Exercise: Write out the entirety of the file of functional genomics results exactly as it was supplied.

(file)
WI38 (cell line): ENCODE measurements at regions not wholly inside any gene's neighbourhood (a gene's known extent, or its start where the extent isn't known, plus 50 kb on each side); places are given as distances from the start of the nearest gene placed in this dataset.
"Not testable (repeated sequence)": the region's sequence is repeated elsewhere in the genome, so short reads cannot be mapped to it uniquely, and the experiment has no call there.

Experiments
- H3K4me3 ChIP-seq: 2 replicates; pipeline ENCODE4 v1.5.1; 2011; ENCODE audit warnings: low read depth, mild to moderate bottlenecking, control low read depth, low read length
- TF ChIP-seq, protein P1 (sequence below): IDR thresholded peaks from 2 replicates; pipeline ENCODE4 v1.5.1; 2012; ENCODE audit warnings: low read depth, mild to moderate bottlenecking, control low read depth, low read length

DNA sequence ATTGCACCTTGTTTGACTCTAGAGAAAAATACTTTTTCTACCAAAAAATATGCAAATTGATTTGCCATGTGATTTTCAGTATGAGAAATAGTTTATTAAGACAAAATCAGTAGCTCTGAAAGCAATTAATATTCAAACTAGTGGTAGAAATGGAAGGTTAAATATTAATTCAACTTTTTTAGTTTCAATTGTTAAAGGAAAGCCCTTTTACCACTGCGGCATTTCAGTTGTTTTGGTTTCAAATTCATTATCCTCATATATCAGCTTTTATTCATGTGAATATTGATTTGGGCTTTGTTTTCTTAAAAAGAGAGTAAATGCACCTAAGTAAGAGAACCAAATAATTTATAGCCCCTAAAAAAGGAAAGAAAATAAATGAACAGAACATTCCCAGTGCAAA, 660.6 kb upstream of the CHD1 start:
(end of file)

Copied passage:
WI38 (cell line): ENCODE measurements at regions not wholly inside any gene's neighbourhood (a gene's known extent, or its start where the extent isn't known, plus 50 kb on each side); places are given as distances from the start of the nearest gene placed in this dataset.
"Not testable (repeated sequence)": the region's sequence is repeated elsewhere in the genome, so short reads cannot be mapped to it uniquely, and the experiment has no call there.

Experiments
- H3K4me3 ChIP-seq: 2 replicates; pipeline ENCODE4 v1.5.1; 2011; ENCODE audit warnings: low read depth, mild to moderate bottlenecking, control low read depth, low read length
- TF ChIP-seq, protein P1 (sequence below): IDR thresholded peaks from 2 replicates; pipeline ENCODE4 v1.5.1; 2012; ENCODE audit warnings: low read depth, mild to moderate bottlenecking, control low read depth, low read length

DNA sequence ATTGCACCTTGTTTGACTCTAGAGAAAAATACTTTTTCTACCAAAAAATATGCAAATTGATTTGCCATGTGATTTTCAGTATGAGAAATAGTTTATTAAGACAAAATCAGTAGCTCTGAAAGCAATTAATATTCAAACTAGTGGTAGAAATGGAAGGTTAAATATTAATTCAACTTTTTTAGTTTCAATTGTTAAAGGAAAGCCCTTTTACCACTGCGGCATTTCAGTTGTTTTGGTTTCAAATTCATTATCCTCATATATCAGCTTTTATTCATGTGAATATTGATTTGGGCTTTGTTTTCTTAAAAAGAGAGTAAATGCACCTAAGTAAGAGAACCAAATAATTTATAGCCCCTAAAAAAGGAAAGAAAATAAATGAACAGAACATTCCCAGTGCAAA, 660.6 kb upstream of the CHD1 start: